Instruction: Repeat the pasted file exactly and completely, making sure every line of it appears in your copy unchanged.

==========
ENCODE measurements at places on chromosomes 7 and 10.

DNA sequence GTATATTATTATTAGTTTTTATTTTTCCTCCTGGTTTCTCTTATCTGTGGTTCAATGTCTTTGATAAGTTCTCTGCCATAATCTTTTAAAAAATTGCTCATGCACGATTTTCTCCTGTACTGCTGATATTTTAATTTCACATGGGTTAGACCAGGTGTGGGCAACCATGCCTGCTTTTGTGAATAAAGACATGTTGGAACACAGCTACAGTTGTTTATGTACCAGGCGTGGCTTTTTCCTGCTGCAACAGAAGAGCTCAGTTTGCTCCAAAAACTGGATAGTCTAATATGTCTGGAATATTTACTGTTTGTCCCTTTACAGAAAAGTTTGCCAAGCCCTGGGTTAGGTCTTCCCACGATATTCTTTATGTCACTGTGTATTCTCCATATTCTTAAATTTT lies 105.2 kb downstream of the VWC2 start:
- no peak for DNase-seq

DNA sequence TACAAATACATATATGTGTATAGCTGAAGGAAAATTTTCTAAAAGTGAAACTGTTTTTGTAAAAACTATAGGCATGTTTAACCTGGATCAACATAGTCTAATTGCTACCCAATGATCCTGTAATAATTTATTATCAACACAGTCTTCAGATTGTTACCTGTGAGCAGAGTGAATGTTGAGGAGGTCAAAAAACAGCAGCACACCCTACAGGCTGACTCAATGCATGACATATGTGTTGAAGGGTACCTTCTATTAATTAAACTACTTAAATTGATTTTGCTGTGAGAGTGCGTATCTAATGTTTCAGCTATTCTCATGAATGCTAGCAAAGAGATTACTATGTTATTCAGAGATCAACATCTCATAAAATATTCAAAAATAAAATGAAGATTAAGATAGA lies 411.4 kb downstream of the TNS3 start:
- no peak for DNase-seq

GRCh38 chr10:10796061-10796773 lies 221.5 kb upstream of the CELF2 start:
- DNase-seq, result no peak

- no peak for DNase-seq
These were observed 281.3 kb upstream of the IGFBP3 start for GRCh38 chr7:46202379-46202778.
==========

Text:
ENCODE measurements at places on chromosomes 7 and 10.

DNA sequence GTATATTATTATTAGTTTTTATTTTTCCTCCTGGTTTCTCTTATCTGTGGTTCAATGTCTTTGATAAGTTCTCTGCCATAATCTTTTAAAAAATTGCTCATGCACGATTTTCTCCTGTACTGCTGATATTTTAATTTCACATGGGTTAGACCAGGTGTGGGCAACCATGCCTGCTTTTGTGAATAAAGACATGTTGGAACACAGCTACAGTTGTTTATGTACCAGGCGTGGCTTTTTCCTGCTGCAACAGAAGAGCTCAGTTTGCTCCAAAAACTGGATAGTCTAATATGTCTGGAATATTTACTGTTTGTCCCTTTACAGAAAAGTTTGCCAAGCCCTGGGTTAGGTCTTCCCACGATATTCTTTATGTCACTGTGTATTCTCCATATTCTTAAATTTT lies 105.2 kb downstream of the VWC2 start:
- no peak for DNase-seq

DNA sequence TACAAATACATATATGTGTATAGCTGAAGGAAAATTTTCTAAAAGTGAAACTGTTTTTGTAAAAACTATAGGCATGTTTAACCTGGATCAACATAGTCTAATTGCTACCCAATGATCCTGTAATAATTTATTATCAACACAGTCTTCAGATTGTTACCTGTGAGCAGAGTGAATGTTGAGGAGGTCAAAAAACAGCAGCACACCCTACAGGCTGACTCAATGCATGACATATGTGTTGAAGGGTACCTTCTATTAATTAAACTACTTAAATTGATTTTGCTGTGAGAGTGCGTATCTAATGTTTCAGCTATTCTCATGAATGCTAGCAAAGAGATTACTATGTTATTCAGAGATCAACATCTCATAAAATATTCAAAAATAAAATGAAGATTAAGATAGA lies 411.4 kb downstream of the TNS3 start:
- no peak for DNase-seq

GRCh38 chr10:10796061-10796773 lies 221.5 kb upstream of the CELF2 start:
- DNase-seq, result no peak

- no peak for DNase-seq
These were observed 281.3 kb upstream of the IGFBP3 start for GRCh38 chr7:46202379-46202778.